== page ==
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JSTAR Simulation

To provide the NASA IV&V Program with the means to verify and validate various mission elements through Independent Testing in the form of dynamic analysis, JSTAR creates software-only simulation environments that emulate the hardware of the mission, and—through their own developed technology known as the NOS Engine (NASA Operational Simulation Engine)—integrates its simulation software.

Hardware Emulation

In the first step of their simulation development, JSTAR begins a process known as hardware emulation. This technique enables a computer system, such as a standard desktop, server, or laptop, to behave like or imitate another computer system. For example, hardware emulation is apparent in video game production—where console/arcade hardware is emulated to allow playing original games in the emulation environment. Likewise, NASA flight computers are often comprised of highly custom and specialized hardware, unlike typical consumer computers. Hardware emulation and custom device modeling allow JSTAR to run unmodified flight software binaries from NASA in their own emulated environments, communicating with supporting hardware as they would in flight. In other words, JSTAR creates their own model of flight computers from NASA missions that will run in their own standalone environment, with the software behaving the same as it does in its original hardware environment.

NOS Engine


Next, the JSTAR-produced NOS Engine comes into play as a tool for simulation integration. The NASA Operational Simulation (NOS) Engine is a message passing middleware designed specifically for use in simulation. JSTAR developed this software to provide future products with the means for component integration—allowing multi-part systems to get the opportunity to send messages back and forth despite incompatible software. This kind of integration paired with advanced features like time synchronization, data manipulation, and fault injection, allows NOS Engine to provide a fast, flexible, and reusable system for connecting and testing various pieces of a simulation.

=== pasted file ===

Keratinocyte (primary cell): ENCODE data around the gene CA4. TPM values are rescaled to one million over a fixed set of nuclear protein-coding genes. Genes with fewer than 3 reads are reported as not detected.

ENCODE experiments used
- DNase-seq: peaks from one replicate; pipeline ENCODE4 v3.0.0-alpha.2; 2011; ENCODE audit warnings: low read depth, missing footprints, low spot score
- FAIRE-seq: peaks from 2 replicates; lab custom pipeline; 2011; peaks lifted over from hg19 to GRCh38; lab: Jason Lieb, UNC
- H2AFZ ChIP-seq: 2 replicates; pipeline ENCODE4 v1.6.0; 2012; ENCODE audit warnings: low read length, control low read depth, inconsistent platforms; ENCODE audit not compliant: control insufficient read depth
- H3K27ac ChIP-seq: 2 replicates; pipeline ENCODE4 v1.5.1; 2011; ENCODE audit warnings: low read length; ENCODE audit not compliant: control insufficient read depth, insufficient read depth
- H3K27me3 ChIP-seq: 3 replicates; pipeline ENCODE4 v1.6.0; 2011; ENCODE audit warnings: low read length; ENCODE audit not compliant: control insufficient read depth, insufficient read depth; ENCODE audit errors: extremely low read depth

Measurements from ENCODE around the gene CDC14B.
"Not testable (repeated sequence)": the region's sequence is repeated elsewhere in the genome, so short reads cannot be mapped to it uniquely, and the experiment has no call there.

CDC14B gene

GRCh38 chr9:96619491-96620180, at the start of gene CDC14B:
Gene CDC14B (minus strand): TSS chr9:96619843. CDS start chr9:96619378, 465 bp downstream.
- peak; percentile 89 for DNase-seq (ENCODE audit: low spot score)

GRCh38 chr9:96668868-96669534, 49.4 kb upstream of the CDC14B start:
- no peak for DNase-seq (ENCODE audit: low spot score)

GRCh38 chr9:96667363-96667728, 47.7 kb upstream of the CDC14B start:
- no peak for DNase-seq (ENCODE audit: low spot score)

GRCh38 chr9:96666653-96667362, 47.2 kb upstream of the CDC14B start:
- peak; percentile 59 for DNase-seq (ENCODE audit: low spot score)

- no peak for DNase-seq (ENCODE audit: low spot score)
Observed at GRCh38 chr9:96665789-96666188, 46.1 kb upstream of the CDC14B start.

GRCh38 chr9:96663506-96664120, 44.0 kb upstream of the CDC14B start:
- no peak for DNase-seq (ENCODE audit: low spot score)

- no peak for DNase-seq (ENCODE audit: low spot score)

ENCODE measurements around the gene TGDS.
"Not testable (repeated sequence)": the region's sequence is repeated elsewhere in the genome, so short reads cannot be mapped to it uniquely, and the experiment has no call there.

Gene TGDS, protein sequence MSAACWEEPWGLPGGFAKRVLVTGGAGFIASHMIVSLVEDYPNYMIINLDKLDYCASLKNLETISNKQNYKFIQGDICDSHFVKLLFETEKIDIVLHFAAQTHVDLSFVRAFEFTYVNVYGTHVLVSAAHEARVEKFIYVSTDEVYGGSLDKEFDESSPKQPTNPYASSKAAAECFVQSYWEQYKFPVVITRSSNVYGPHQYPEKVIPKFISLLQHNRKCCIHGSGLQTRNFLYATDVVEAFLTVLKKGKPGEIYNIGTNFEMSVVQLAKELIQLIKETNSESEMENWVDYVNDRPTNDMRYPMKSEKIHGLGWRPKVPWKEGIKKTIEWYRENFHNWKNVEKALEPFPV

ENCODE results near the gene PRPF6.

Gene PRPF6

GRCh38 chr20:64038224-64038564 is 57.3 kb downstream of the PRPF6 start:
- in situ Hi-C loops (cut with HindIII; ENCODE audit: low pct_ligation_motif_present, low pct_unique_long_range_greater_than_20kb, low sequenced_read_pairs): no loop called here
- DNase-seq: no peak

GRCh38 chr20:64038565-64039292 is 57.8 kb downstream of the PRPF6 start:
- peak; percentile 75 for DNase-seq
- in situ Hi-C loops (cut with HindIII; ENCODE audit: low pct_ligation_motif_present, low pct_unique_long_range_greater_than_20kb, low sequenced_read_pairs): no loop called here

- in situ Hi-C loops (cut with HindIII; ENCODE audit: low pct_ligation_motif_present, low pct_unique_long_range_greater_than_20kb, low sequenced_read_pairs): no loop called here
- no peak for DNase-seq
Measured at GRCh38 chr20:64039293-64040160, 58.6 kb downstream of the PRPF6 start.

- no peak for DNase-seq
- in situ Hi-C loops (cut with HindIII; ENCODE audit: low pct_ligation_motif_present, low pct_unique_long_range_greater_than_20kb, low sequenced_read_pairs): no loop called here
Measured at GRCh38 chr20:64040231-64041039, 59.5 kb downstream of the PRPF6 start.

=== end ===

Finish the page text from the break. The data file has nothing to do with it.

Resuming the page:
Simulation Integration

Finally, JSTAR works to integrate each component of mission flight software through a process known as simulation integration, incorporating the communication and timing attributes of NOS Engine throughout the multi-component system. In their integration process, the JSTAR team typically combines a diverse set of simulations to develop a single, integrated product. Simulations may be an integration of the following:

  • hardware simulator ported to software using virtual buses
  • software simulator with unique Operating System requirements executed within a virtual machine
  • dynamic engines tuned to a specific mission’s properties
  • running flight software within a virtualized CPU and interfaces

The final product of all of this is a JSTAR-developed, software-only simulator, equipping the NASA IV&V program with the ability to independently test, verify, and validate mission elements as well as entire missions without the use of hardware—saving time, money, resources, and increasing safety for NASA.